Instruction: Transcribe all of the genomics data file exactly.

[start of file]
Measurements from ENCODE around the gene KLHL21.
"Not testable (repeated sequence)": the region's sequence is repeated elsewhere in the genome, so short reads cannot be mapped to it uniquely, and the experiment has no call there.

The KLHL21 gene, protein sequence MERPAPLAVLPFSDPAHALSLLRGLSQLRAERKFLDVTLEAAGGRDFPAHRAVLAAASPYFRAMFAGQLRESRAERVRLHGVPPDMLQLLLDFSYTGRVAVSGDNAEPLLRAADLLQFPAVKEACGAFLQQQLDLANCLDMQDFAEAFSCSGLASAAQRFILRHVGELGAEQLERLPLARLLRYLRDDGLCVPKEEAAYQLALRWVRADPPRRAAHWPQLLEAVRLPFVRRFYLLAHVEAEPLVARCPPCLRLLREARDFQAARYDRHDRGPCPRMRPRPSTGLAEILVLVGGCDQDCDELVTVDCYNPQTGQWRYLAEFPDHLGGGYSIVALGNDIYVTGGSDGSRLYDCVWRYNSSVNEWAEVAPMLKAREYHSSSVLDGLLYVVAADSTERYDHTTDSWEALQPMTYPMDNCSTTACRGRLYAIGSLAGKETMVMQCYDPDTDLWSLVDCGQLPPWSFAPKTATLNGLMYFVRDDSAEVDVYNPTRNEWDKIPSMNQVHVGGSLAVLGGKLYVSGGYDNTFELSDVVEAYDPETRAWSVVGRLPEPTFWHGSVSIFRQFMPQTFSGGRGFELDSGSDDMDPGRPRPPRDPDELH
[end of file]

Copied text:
Measurements from ENCODE around the gene KLHL21.
"Not testable (repeated sequence)": the region's sequence is repeated elsewhere in the genome, so short reads cannot be mapped to it uniquely, and the experiment has no call there.

The KLHL21 gene, protein sequence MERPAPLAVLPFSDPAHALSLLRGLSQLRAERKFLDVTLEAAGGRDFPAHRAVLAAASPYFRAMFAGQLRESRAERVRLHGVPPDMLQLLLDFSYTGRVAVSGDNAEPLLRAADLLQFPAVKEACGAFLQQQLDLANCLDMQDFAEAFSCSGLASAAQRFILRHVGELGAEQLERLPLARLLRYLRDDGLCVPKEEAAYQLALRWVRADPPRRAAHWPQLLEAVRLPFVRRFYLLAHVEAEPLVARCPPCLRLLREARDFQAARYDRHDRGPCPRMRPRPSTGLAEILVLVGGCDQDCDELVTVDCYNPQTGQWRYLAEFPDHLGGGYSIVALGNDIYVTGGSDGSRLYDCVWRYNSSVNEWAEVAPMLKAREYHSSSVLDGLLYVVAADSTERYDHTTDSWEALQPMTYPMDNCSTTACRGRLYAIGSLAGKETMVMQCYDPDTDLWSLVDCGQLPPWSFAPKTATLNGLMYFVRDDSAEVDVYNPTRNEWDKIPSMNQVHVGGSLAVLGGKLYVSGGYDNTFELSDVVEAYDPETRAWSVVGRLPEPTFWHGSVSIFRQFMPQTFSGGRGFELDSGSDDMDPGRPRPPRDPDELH